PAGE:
Save The Duck is an Italian fashion brand that launched in 2012. It primarily makes women’s and men’s outerwear such as puffer jackets, rain jackets, and vests. As the name suggests, its outerwear does not use any duck or goose down. According to the website, Save The Duck products are “100% animal-free and cruelty-free,” meaning they do not use any garment components that may have caused suffering or damage to any animal. They have also won multiple awards from People for the Ethical Treatment of Animals (PETA) for their ethics towards animals.

And its ethos extends beyond animals, taking a holistic approach with concern for the environment and the people that make the clothing. It’s one of the most transparent garment companies I've come across in spelling out its sustainability practices. Its products are also independently certified by reliable third parties, such as Blue Sign and Oeko-tex for social compliance, harmful substances, and sustainable manufacturing practices. The company is a certified B Corporation, which means it meets the highest standards for social and environmental performances. To that end, Save The Duck is committed to designing durable products that have a long life cycle, using recycled materials when possible, and working towards reducing carbon emissions in its manufacturing and being carbon neutral by 2030.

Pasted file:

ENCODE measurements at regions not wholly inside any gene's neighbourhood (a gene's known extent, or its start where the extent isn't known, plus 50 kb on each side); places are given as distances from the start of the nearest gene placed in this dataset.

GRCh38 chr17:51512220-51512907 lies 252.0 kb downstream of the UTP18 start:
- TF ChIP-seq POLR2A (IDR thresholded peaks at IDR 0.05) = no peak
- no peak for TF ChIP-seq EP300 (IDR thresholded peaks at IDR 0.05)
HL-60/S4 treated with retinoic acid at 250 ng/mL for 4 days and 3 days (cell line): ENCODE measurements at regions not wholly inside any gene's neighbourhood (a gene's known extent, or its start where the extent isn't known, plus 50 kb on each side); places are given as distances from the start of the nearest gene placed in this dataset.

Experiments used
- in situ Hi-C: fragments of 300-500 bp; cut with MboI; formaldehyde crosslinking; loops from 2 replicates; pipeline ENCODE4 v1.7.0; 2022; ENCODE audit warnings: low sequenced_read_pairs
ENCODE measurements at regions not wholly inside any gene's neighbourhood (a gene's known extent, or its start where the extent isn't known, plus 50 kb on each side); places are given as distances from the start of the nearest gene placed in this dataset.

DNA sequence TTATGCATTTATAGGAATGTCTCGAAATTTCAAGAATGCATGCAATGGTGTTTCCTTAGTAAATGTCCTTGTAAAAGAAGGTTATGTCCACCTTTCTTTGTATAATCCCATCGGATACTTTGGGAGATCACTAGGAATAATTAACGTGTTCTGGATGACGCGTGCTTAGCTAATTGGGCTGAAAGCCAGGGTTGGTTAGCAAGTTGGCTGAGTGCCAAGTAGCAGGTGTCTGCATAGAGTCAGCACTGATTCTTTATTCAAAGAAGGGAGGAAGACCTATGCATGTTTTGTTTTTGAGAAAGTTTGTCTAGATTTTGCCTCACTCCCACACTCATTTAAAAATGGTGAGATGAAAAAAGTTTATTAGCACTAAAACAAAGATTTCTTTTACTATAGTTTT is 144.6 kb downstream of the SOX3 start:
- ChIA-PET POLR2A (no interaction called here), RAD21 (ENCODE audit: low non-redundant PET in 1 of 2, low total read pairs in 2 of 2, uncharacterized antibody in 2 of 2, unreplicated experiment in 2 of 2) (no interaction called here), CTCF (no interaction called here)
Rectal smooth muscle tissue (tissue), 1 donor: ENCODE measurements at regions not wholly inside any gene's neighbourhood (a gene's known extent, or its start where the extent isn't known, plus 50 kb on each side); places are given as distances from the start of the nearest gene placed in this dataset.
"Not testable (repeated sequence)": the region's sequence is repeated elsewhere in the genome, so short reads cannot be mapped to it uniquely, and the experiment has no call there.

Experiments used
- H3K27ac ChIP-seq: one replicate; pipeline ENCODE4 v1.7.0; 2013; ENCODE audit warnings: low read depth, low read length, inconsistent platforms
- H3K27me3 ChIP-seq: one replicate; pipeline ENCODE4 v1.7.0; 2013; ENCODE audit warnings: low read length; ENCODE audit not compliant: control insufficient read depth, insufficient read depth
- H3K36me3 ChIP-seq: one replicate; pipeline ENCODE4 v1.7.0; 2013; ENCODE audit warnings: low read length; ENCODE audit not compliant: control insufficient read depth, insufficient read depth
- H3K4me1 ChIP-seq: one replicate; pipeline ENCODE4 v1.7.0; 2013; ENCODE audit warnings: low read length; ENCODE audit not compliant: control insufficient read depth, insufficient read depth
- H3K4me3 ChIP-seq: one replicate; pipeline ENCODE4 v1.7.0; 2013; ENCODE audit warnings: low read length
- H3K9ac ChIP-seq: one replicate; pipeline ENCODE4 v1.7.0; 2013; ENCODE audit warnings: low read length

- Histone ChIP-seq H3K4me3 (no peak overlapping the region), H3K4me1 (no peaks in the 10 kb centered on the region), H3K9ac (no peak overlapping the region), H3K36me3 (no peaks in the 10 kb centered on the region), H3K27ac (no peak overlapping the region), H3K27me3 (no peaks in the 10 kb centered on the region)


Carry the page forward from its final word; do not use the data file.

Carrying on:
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What I love about the Save The Duck Long Colorblock Puffer Coat

Save the duck
Credit: Nordstrom and Jamie Ueda

This is the Goldilocks of coats.

I have a confession: I knew nothing about the Save The Duck brand or its Colorblock Puffer Coat when I bought it. I’d been on the hunt for a long coat that would keep me warm in the New York City winter, for both walking around and dining outdoors in freezing temperatures. When I found it at Nordstrom, it fit my requirement of being long, and I absolutely loved the stylish color blocking, which is really just black fabric in a range of sheens. Despite the fact that I knew nothing about its quality and was skeptical about its warmth, I took the gamble, because I knew that if I didn’t like it I could return it to Nordstrom, no questions asked.